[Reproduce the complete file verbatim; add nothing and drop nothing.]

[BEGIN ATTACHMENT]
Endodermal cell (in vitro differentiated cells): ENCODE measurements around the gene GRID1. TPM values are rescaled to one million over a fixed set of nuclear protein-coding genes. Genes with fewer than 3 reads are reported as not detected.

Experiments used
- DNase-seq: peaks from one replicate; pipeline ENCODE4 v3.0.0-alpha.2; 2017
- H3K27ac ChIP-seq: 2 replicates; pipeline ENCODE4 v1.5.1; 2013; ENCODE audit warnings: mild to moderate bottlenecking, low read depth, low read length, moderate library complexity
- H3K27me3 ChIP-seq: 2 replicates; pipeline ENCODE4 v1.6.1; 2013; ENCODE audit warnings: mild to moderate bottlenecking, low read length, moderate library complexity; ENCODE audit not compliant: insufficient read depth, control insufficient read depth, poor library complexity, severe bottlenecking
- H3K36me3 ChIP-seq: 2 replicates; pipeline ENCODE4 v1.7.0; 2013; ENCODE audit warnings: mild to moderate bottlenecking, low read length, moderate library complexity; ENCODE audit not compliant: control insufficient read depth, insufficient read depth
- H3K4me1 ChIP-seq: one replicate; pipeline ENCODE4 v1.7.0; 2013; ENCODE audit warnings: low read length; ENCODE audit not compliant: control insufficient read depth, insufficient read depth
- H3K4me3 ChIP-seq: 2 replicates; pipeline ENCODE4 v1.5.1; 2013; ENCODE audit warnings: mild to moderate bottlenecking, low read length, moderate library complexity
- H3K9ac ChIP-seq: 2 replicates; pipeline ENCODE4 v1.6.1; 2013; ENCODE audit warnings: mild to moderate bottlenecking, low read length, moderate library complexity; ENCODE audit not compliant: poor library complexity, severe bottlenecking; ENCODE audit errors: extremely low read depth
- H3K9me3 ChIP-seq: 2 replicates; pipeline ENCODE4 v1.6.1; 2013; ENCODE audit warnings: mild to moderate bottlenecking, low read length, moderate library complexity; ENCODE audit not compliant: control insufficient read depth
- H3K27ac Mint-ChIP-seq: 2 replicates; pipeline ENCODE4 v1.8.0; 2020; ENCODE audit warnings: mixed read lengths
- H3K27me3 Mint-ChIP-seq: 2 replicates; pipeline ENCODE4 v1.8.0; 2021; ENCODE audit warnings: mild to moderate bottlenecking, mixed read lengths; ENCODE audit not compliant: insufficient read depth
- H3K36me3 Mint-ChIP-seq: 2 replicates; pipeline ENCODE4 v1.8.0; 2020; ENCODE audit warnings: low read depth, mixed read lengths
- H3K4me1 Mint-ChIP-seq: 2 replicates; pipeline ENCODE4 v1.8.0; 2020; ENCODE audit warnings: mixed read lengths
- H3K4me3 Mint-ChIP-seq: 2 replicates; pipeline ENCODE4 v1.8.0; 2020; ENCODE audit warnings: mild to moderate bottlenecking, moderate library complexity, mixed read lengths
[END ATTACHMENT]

Endodermal cell (in vitro differentiated cells): ENCODE measurements around the gene GRID1. TPM values are rescaled to one million over a fixed set of nuclear protein-coding genes. Genes with fewer than 3 reads are reported as not detected.

Experiments used
- DNase-seq: peaks from one replicate; pipeline ENCODE4 v3.0.0-alpha.2; 2017
- H3K27ac ChIP-seq: 2 replicates; pipeline ENCODE4 v1.5.1; 2013; ENCODE audit warnings: mild to moderate bottlenecking, low read depth, low read length, moderate library complexity
- H3K27me3 ChIP-seq: 2 replicates; pipeline ENCODE4 v1.6.1; 2013; ENCODE audit warnings: mild to moderate bottlenecking, low read length, moderate library complexity; ENCODE audit not compliant: insufficient read depth, control insufficient read depth, poor library complexity, severe bottlenecking
- H3K36me3 ChIP-seq: 2 replicates; pipeline ENCODE4 v1.7.0; 2013; ENCODE audit warnings: mild to moderate bottlenecking, low read length, moderate library complexity; ENCODE audit not compliant: control insufficient read depth, insufficient read depth
- H3K4me1 ChIP-seq: one replicate; pipeline ENCODE4 v1.7.0; 2013; ENCODE audit warnings: low read length; ENCODE audit not compliant: control insufficient read depth, insufficient read depth
- H3K4me3 ChIP-seq: 2 replicates; pipeline ENCODE4 v1.5.1; 2013; ENCODE audit warnings: mild to moderate bottlenecking, low read length, moderate library complexity
- H3K9ac ChIP-seq: 2 replicates; pipeline ENCODE4 v1.6.1; 2013; ENCODE audit warnings: mild to moderate bottlenecking, low read length, moderate library complexity; ENCODE audit not compliant: poor library complexity, severe bottlenecking; ENCODE audit errors: extremely low read depth
- H3K9me3 ChIP-seq: 2 replicates; pipeline ENCODE4 v1.6.1; 2013; ENCODE audit warnings: mild to moderate bottlenecking, low read length, moderate library complexity; ENCODE audit not compliant: control insufficient read depth
- H3K27ac Mint-ChIP-seq: 2 replicates; pipeline ENCODE4 v1.8.0; 2020; ENCODE audit warnings: mixed read lengths
- H3K27me3 Mint-ChIP-seq: 2 replicates; pipeline ENCODE4 v1.8.0; 2021; ENCODE audit warnings: mild to moderate bottlenecking, mixed read lengths; ENCODE audit not compliant: insufficient read depth
- H3K36me3 Mint-ChIP-seq: 2 replicates; pipeline ENCODE4 v1.8.0; 2020; ENCODE audit warnings: low read depth, mixed read lengths
- H3K4me1 Mint-ChIP-seq: 2 replicates; pipeline ENCODE4 v1.8.0; 2020; ENCODE audit warnings: mixed read lengths
- H3K4me3 Mint-ChIP-seq: 2 replicates; pipeline ENCODE4 v1.8.0; 2020; ENCODE audit warnings: mild to moderate bottlenecking, moderate library complexity, mixed read lengths